And it is at this point that the casting takes over and literally rides roughshod over the script: with dependable screen anchor Cornel Wilde, as Pete, smack-dab in the middle, the dynamic and unpredictable Richard Widmark, as the unstable and manipulative Jefty, is jolted into dark and dangerous action by the bewitching Ida Lupino as the throaty-voiced singer Lily. Lupino, in her first role for Fox after a decade of overlooked brilliance at Warner Brothers, offers a screen-commanding presence reminiscent of Humphrey Bogart at his most world-weary unconcerned and Robert Mitchum at his most sleepy-eyed cool. Smart, supremely capable, AND sexy (some of her strapless outfits and form-fitting gowns may cause viewers to blush even in 2016), the more incredible and unbelievable plot developments of the melodramatic goings-on are rendered frank and believable by the supremely confident playing of Ms. Lupino. Two moments in particular, where, early on, Lily croaks out “One For My Baby (And One More For The Road)” may convince one of hidden depths in an even-then well-worn lyric and, later on, where Lily gets the better of Pete on his natural terrain of the bowling alley, prove this to be a woman worth both fighting for and losing one’s mind over. In an otherwise thankless role, the Academy Award-winner for the previous year’s Gentleman’s Agreement (1947), Celeste Holm as Susie, is at least allowed to sum up the unconventional appeal of a character upon whom the fulcrum of the drama rests: “She does more without her voice than anybody I ever heard.”


Viewers unfamiliar with the movie, but possibly intrigued by some of the content described above, are strongly referred to Kino Lorber’s upcoming Blu-ray of the film, which had been previously released as one of the later “Fox Film Noir” entries on DVD in 2008. In particular, the feature-length commentary, and interplay, between noir experts Kim Morgan and Eddie Muller is almost as entertaining as the film itself, and, indeed, the information, trivia, insights, and theories batted around between the participants has so colored this humbled, to-be-pitied reviewer that he is much afraid to continue with the review for fear of plagiarizing their imaginative, deep-viewing ideas. (I only wish I could allude to Mr. Muller’s thoughts on the backstory between Jefty and Pete, or Ms. Morgan’s solid and passionate defense of the film’s wooly third act.) Having previously encountered this film through the aforementioned DVD release, I can unequivocally state that the Blu-ray is worth the upgrade, both visually heightening Joseph LaShelle’s photography in key, subtly-lit and studio-controlled “outdoor” sequences, and aurally improving the effect on the road house rowdies of Lily/Lupino’s standard-making rendition of the timeless “Again”. A joint documentary on Ida Lupino and Richard Widmark, along with a trailer gallery of (hopefully upcoming) noir releases, round out the contents of the Blu-ray’s special features, and serve to put a home viewer into an appropriately “noir” frame of mind, whether viewed before or after the main feature.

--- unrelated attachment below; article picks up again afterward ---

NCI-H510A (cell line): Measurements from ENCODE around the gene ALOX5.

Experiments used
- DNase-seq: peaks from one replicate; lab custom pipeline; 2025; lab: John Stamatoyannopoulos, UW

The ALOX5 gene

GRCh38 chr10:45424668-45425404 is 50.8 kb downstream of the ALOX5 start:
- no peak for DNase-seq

As a final thought, though it may be wishful thinking, one can further hope that when one hears the movie title Road House, an image of Ida Lupino in a scarf-makeshift bathing suit may one day replace that of a mullet-coiffed Patrick Swayze.

The images used in the review are present only as a reference to the film and are not meant to reflect the actual image quality of the Blu-ray.